In addition to screening resumes for keywords, job skills, and experience, an ATS also allows your team to create custom workflows to review and manage applicants. It also allows your HR manager, hiring manager, and recruiter to all view applications and communicate about who you want to interview.

This part of the process is important because it’s the first step your team takes in interviewing potential new hires. ATS software is the kind you can “set and forget” once you post a job, allowing your team to explore other recruiting opportunities.

Tips for recruiting top-tier talent

Building the process will give your team a blueprint to follow as you seek to recruit exceptional talent to your team. But that’s just the beginning. Talent acquisition is a competitive business that rewards innovators. Never get comfortable with what works, and always try new things. 

Top-tier jobseekers deal with plenty of recruiters every day. Don’t be afraid to try stand out from the crowd by pioneering new recruiting strategies. Here are three tips you can start using today to do just that.

Recruit for open roles internally

Recruiting focuses on bringing outside talent into your organization, whereas talent acquisition puts an equal focus on nurturing internal talent. The benefits of hiring internal talent are many. Internal candidates already know your business and they understand your team dynamics. The onboarding process is also much faster than traditional recruiting.

42 days

the average amount of time it takes to fill a new role. That number increases if you're hiring for a more technical position.

Source: Hirevue, 2019

Internal recruiting practices like succession planning allows you to identify key players in your organization that are ready for a career change. the onboarding process is much faster than traditional recruiting.You can provide them with a mentor, train them on the job, and prepare them to step into these highly technical roles when they become available.

Succession planning also has the added benefit of creating solid career paths for your current employees. This improves employee retention and happiness, while allowing you to prevent talent gaps in your workforce. It’s a win-win!

Use social media to tap passive interest candidates

Over the last few years, social recruiting has become a popular way of finding and connecting with new talent. Social recruiting refers to the practice of recruiting job candidates through social media platforms such as LinkedIn and Twitter.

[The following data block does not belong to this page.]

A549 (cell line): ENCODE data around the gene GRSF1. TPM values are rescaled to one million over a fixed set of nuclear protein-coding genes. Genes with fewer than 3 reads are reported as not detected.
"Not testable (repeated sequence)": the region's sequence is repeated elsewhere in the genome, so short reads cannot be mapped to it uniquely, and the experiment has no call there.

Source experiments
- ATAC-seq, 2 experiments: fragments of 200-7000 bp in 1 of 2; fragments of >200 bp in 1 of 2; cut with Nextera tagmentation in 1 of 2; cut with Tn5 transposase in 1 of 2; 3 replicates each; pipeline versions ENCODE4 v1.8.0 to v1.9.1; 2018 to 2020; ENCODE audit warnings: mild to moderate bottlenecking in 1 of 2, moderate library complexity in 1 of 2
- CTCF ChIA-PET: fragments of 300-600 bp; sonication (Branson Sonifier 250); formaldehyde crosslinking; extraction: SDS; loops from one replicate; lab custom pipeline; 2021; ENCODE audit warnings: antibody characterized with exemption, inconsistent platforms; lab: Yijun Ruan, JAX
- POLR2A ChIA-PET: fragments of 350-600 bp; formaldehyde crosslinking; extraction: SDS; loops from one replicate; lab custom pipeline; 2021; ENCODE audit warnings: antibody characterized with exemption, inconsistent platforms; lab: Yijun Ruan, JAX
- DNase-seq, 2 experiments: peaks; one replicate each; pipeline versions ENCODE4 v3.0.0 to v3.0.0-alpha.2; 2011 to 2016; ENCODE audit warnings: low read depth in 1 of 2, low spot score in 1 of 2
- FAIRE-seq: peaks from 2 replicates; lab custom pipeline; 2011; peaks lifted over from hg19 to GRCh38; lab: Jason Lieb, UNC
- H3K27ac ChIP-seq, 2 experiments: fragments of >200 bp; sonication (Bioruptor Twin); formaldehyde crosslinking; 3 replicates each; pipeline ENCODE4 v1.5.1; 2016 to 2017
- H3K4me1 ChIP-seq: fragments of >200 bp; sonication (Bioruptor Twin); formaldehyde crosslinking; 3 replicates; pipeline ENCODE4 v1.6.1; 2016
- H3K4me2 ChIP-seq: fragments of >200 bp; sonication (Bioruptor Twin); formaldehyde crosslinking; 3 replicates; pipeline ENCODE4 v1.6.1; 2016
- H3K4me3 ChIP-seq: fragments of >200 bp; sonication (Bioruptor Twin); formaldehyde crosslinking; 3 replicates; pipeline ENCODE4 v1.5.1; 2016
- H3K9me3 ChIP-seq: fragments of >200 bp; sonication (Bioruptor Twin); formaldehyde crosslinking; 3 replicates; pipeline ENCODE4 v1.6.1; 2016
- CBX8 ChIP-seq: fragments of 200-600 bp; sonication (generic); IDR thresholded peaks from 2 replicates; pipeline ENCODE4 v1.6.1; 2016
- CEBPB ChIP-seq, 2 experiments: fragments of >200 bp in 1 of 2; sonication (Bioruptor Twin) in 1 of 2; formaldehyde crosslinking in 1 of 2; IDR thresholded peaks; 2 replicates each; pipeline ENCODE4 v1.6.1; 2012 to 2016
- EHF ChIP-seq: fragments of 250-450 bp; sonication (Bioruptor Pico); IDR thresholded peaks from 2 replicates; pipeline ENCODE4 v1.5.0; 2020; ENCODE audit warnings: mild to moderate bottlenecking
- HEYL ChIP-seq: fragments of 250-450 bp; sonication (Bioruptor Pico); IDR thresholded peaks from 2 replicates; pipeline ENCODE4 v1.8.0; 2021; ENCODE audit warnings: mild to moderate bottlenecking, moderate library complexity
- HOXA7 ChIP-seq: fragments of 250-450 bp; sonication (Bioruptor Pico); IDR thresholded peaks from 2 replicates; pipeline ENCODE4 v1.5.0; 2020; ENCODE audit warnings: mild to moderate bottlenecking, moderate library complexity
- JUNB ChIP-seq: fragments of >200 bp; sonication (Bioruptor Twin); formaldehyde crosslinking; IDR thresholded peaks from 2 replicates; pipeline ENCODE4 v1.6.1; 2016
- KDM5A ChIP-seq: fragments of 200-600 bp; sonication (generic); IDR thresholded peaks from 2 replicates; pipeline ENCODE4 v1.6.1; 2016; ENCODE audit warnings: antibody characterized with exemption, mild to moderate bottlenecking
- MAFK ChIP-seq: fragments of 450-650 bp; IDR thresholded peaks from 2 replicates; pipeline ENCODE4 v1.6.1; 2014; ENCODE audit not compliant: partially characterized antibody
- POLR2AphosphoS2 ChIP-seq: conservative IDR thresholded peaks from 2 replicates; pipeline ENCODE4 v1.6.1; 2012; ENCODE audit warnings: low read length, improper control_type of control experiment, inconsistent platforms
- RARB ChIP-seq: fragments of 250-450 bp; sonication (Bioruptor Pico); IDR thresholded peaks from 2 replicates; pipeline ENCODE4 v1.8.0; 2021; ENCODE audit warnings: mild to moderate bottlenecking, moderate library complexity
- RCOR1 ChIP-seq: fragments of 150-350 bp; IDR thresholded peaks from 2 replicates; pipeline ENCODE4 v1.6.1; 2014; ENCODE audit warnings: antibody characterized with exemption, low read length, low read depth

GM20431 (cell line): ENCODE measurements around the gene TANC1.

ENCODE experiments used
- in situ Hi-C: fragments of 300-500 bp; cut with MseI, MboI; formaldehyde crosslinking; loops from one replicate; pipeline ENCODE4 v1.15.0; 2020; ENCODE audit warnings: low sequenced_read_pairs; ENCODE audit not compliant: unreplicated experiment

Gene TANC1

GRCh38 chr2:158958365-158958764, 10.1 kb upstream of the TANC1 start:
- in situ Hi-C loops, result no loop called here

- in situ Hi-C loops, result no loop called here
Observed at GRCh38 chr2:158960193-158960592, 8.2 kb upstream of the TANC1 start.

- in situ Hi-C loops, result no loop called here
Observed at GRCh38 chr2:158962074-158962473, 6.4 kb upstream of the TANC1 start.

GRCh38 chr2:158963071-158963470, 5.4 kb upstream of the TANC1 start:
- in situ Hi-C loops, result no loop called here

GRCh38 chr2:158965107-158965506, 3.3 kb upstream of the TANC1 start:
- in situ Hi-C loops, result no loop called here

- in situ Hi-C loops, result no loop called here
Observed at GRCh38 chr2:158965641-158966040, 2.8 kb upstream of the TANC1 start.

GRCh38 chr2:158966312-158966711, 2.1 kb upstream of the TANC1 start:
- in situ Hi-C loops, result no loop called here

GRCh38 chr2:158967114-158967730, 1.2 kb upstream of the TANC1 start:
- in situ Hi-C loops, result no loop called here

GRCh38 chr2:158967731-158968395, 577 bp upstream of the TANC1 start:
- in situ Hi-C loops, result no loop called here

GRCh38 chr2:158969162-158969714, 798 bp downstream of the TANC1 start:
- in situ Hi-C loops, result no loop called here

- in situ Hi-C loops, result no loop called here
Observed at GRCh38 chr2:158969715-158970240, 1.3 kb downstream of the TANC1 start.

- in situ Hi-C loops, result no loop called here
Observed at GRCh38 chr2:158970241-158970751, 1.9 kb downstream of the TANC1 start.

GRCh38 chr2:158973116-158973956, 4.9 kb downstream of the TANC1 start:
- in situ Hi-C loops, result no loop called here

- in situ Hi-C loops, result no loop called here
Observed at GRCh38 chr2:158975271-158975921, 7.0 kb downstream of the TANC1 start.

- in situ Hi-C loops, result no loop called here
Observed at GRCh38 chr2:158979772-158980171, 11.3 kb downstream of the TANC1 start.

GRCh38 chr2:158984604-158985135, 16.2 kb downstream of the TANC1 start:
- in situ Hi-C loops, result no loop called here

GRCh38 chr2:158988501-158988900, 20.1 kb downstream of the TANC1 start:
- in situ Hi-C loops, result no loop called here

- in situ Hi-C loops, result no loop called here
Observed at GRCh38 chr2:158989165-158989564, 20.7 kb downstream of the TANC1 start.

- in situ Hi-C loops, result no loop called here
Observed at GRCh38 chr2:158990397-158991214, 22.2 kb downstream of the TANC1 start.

What makes social recruiting great is that you can use your corporate social media to tap into candidates with passive interest. They use the information about candidates provided on these sites to gauge compatibility for open roles.

Oftentimes, top-tier candidates aren’t actively searching for new work. Seventy-three percent of candidates are passive job seekers. These people might be comfortable where they are in their career, but your message online could entice them into exploring new options.

Social media is a low-stakes, conversational way to introduce yourself to a candidate and offer them something new. These candidates can be won over with the right approach and the right opportunity.

Use your current employees

By now, your company probably already has an employee referral program, but are you using it to the best of your ability?

Simply letting your employees know about open positions isn’t enough to beat other talent acquisition experts. You need to strategically dictate which positions you’re hiring for and let your team know about the gaps in talent you’re trying to solve.

Here are four ways you can use your current employees to find new talent:

  • Create a list of high-profile positions you’re recruiting for every month
  • Host hiring happy hours and encourage employees to invite interested candidates
  • Offer a referral bonus to your employees
  • Ask employees to share open job postings on their social media

Tracking employee referrals can be a pain point for some HR managers, which is why you should employ the aid of an employee referral software. This type of software tracks which employees referred which candidates, allows you to list high-priority positions and connects job postings to social media for easy sharing.

Employee referral platforms provide a centralized location for employee referrals, provides employees with options for job sharing, and can track and manage employee referral bonus payouts.

Acquiring talent takes...well, talent!

There’s an art to stepping outside of the normal recruiting tactics to become a master of talent acquisition. It requires big-picture thinking, planning ahead, and the willingness to try something different.

But with the right tools and tactics on your side, you can become the ultimate talent acquisition recruiter.

Recruiting and talent acquisition don’t have to cost a ton of money. Learn how to reduce your cost per hire while still maintaining a high-quality candidate pool.